Ledbury Poetry Festival 2020

Ledbury cr John EagerSome British towns seem better suited to literary festivals than others, and Ledbury in Herefordshire is ideal – with reams of streets and architecture that the word ‘picturesque’ could have been invented for. This year, Ledbury’s annual Poetry Festival is relocating online for 4th-5th July 2020, promising two days of written and spoken riches.

All events are FREE, but do remember to register beforehand, and please consider a donation to LPF and support the Festival in this uncertain and challenging time. Each event will be recorded and posted on the Festival’s YouTube channel

This year’s highlights include the Festival Launch, during which UK Poet Laureate Simon Armitage will introduce and read poems written during Lockdown, readings from Ledbury Poetry Festival International Poetry Competition 2019 winners, including Sarah Wimbush (read my review of Sarah’s award-winning pamphlet Bloodlines), Elisabeth Murawski and Denise Bundred, hosted by Daljit Nagra, plus a Spanish Poetry Translation Duel, and much much more!

Don’t forget to enter the LPF Poetry Competition. Entries will be judged by Liz Berry. The closing date is Thursday 16th July 2020.

The image at the very top of this post was supplied by John Eager of www.visitledbury.info. Many thanks!

Got an event, challenge, competition or call for submissions you’d like to draw attention to? Send an email to judydarley(at)iCloud(dot)com.

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Sky Light Rain – Untrue Blue

1_Untrue Blue by Judy Darley
Over the next few weeks, I will share a few insights into the stories that make up my collection Sky Light Rain. I’ll explore them in the order in which they appear in the book, so will begin with the tale ‘Untrue Blue’.

This story examines a relationship between a brother and sister, from the point of view of the sister Tia. Themes include trust and betrayal, and when the truth can be the greatest cruelty of all.

You might notice if you’ve read my stories that sibling relationships and rivalries are recurring topics. A brother or sister might be the first person you come to know on an equal footing – your earliest memories are likely entwined with theirs, and there’s a high possibility that they know all the versions of you. It gives them a rare power. If anyone can derail you, I bet it’s them!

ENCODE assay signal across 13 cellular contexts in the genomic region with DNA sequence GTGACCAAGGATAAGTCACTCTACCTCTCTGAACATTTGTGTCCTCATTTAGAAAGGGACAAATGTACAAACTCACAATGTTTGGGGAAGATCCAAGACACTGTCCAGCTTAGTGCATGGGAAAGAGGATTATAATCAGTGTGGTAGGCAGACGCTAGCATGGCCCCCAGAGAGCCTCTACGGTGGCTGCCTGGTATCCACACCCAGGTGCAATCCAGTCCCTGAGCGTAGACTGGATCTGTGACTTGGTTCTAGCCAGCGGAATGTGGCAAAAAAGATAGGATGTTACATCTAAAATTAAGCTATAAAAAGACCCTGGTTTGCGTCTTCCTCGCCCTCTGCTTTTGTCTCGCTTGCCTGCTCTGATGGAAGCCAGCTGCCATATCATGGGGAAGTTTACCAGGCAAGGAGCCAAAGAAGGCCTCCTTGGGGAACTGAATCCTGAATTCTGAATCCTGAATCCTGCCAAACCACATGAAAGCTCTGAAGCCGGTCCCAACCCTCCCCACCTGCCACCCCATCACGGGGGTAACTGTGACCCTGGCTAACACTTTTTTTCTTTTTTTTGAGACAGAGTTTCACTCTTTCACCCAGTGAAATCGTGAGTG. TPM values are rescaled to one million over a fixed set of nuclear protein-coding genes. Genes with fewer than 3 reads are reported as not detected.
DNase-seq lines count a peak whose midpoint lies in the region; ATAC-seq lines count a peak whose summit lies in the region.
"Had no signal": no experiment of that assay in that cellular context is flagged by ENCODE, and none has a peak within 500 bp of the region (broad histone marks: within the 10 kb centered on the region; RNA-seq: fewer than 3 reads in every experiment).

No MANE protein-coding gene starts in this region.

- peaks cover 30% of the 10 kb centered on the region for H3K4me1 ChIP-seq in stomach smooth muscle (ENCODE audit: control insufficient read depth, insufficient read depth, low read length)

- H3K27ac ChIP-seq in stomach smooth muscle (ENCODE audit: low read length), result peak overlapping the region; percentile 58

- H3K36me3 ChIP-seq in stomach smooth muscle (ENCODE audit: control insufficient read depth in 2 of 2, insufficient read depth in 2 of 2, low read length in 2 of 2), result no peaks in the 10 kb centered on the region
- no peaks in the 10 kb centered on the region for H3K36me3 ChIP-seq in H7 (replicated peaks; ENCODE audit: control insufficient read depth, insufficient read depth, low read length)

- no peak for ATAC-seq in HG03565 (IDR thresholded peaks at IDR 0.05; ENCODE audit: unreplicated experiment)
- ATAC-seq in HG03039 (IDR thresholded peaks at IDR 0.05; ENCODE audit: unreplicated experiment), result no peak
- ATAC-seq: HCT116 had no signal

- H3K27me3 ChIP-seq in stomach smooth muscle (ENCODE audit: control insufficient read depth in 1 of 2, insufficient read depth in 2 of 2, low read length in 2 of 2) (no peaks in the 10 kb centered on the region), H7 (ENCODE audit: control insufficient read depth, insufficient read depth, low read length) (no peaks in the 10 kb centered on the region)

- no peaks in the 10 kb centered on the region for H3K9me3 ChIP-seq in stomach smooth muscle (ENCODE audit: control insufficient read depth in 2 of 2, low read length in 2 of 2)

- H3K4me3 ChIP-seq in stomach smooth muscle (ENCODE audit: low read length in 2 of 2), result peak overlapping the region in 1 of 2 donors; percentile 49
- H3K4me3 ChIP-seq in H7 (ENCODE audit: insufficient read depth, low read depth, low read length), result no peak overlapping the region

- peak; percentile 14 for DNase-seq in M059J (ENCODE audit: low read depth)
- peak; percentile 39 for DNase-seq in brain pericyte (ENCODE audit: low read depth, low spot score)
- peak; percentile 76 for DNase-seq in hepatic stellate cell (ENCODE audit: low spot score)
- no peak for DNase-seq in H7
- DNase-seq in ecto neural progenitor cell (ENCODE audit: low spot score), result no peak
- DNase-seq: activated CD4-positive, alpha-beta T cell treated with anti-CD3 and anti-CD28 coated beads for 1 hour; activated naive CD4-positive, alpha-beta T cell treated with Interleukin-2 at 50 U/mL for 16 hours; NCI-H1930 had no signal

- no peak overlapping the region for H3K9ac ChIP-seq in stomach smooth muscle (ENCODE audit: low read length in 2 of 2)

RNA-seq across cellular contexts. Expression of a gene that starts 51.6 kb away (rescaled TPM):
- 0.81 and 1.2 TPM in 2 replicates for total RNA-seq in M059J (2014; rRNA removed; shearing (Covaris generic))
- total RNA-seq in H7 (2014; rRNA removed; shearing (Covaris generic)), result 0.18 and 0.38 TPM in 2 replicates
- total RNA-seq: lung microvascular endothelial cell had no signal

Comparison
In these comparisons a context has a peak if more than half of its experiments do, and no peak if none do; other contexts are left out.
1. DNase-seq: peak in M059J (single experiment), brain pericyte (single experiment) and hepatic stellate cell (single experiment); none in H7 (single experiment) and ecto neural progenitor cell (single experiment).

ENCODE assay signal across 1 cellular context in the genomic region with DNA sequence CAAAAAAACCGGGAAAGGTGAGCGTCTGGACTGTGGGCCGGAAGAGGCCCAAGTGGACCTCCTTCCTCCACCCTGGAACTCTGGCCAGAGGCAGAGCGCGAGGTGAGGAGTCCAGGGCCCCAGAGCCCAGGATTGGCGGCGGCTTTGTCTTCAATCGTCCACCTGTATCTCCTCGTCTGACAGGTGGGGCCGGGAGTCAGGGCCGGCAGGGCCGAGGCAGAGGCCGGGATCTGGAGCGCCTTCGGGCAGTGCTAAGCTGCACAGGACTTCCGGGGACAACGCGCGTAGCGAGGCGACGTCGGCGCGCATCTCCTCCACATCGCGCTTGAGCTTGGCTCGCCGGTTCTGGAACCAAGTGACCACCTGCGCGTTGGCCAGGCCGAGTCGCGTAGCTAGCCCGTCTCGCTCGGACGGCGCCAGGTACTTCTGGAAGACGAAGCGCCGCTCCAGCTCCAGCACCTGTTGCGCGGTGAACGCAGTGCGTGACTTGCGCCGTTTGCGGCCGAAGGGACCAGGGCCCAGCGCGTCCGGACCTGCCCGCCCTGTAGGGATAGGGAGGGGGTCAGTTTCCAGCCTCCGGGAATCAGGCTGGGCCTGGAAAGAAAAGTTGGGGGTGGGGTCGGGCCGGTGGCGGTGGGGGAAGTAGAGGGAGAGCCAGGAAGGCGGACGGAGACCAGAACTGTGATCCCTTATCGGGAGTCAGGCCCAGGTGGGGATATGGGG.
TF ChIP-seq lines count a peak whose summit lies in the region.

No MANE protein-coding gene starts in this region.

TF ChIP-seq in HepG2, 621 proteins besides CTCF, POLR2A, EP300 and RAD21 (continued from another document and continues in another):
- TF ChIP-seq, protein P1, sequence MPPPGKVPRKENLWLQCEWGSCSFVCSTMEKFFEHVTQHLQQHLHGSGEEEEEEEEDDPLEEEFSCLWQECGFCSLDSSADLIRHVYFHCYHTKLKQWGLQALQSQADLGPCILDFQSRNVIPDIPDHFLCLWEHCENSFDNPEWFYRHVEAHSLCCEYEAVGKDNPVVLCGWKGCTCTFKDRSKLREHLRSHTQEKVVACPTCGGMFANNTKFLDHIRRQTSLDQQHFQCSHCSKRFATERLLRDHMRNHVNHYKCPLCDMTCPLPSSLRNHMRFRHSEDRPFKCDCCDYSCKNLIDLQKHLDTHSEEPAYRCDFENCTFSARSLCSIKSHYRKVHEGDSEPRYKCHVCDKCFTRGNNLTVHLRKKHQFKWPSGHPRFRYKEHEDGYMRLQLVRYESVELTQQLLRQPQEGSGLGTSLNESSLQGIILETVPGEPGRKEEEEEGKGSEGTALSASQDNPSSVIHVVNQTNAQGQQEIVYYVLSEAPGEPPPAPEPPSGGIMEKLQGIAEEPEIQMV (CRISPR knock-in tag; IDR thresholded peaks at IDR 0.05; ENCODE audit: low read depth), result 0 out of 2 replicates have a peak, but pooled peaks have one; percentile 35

Bristol’s Cabot Tower, which I can see in the distance from my home and spent many childhood days climbing, is a key location for the pair in ‘Untrue Blue’.

The story begins:

As children we would go flying at night. You were always the instigator, shaking me awake then unlatching the window to let the night creep cool and bright beneath our pyjamas, under our skin. I’d edge out first, blinking in the sweep of orange-tarnished sky, beneath the faint stinging stars.

The story contains hints of fairytales and a touch of magic realism. For me, there’s a bit of wish fulfilment too – as a child I believed there was no more enviable superpower than the ability to fly!

I started writing it with the image the tale opens with, and then wanted to know why Tia seemed so wary of her brother. A lot of my fiction unfurls that way – with a scene I glimpse in my head like something from a film, and a question that leads me to what happens next. In fact, a lot of my writing is a journey of discovery.

Discover the inspirations behind my story ‘Weaving Wings‘.

Sky Light Rain is published by Valley Press and is available to purchase here.

Pandemic prompt – mask

Mask by Judy Darley
I photographed a discarded face-mask in early April, just one week after the UK went into lockdown. At the time I was disturbed that someone had dropped it so carelessly – like a perilous form of litter! I’ve since heard that millions of face-masks and other items of PPE  are being thrown away every day.

Considering that 8 million tonnes of plastic end up in our oceans everyday, it’s no wonder that scientists are warning that that will soon be more masks than jellyfish in our seas.

Can you turn this into a warning fable? More challengingly, can you find a way to give it a hopeful or positive twist?

If you write or create something prompted by this, please send an email to judydarley(at)iCloud.com to let me know. With your permission, I may publish it on SkyLightRain.com.

A short story – Wild Times